Where a business tenant enjoys security of tenure under the Landlord and Tenant Act 1954 (the 1954 Act), the landlord can only oppose the tenant’s claim for a new tenancy at the expiry of the contractual term on specific grounds.
These are set out in s.30(1) of the 1954 Act. The ground in s.30(1)(f) is: “that on the termination of the current tenancy the landlord intends to demolish or reconstruct the premises….or a substantial part of those premises or to carry out substantial work of construction…and that he could not reasonably do so without obtaining possession of the [premises]”.
The issue in S Franses Limited v The Cavendish Hotel (London) Limited  EWHC 1670 (QB) was whether a landlord has the requisite “intention” if its only objective in carrying out works is to satisfy ground (f) in order to get rid of the tenant.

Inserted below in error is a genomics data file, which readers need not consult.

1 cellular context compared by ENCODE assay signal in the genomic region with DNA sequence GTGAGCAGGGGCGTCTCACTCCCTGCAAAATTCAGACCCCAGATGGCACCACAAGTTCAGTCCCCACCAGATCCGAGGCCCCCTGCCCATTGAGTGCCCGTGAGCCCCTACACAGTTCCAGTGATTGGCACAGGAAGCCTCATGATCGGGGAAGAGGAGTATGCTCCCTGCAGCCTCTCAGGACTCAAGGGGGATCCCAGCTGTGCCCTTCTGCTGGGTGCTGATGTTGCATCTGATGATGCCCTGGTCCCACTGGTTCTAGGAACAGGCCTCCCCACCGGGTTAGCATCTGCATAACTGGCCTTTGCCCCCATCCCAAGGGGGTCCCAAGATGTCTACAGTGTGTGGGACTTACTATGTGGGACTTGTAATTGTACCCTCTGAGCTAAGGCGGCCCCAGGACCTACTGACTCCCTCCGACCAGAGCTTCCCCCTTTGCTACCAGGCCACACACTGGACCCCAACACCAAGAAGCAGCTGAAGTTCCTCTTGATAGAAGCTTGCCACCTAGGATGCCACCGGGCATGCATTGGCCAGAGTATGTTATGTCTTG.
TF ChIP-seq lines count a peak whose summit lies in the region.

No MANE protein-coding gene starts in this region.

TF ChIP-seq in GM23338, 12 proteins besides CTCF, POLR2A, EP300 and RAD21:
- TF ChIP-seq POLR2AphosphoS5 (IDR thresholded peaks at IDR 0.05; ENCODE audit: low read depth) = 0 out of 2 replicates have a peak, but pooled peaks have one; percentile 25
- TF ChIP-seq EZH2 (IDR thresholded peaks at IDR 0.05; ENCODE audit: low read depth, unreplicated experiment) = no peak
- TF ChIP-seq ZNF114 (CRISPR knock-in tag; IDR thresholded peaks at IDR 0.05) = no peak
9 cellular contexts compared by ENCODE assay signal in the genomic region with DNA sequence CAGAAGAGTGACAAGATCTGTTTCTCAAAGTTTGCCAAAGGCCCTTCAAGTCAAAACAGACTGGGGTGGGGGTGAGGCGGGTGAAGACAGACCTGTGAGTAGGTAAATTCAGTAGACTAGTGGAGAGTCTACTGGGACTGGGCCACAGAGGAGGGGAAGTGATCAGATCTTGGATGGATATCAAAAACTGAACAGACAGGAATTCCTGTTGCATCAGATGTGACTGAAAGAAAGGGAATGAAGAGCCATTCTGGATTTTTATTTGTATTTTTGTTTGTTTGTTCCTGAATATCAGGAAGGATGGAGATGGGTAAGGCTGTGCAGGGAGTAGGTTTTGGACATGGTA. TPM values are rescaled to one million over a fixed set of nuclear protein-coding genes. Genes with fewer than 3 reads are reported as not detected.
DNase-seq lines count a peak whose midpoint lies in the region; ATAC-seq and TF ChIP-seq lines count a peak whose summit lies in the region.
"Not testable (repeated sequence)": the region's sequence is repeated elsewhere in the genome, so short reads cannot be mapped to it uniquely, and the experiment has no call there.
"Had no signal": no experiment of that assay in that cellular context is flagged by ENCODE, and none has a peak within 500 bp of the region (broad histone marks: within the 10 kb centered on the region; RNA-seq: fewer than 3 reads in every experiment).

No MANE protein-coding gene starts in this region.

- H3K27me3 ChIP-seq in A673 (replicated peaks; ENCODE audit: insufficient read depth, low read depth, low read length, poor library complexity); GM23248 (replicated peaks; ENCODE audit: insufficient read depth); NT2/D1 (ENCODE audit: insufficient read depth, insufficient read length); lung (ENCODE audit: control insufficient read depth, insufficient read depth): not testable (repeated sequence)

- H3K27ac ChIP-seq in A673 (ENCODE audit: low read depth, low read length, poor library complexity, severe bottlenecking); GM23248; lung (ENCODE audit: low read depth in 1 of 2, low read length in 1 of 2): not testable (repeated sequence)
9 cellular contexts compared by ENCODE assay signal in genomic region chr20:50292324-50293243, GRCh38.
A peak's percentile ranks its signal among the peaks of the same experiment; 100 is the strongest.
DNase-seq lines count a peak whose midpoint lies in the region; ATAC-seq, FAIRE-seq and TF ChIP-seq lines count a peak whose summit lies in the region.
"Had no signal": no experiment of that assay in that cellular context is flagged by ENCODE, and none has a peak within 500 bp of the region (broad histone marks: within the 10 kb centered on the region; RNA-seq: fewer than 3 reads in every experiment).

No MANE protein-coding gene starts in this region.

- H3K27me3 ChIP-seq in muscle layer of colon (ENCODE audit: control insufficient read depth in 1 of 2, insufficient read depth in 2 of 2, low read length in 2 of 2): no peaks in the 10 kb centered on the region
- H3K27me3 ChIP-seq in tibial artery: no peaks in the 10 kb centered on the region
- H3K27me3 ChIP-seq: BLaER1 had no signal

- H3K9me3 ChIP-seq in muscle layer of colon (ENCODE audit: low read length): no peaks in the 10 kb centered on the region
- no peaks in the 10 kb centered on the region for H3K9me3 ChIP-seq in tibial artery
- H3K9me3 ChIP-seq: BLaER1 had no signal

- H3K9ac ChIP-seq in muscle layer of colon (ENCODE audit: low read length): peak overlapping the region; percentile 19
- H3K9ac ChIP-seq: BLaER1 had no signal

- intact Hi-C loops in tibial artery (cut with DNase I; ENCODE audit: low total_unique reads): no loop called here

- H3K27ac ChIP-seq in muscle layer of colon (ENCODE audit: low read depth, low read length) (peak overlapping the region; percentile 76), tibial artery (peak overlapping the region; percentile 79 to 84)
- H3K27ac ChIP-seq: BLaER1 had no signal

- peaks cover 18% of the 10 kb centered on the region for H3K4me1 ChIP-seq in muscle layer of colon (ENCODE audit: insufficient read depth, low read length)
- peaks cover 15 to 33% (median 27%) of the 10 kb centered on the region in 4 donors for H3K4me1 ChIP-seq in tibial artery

The tenant had served notice to renew its tenancy which was protected by the 1954 Act. The landlord sought possession of the premises on ground (f). The landlord gave an undertaking that the proposed reconstruction works would be carried out if possession was granted. However it also admitted that it only intended to carry out works if they were necessary to satisfy ground (f) and that its sole motive was to obtain vacant possession.
The court held that the landlord had established the requisite intention even though the works had no other commercial objective. The general trend of the authorities is that questions of motive are irrelevant in the context of ground (f) – this refers to “intention” not “motive” and the law traditionally recognises a distinction between the two.
A controversial decision? It would appear so, as the case has been allowed to leapfrog direct to the Supreme Court where it is to be heard on October 17, 2018. Given the widespread use of ground (f) we await the judgment of the Supreme Court with interest.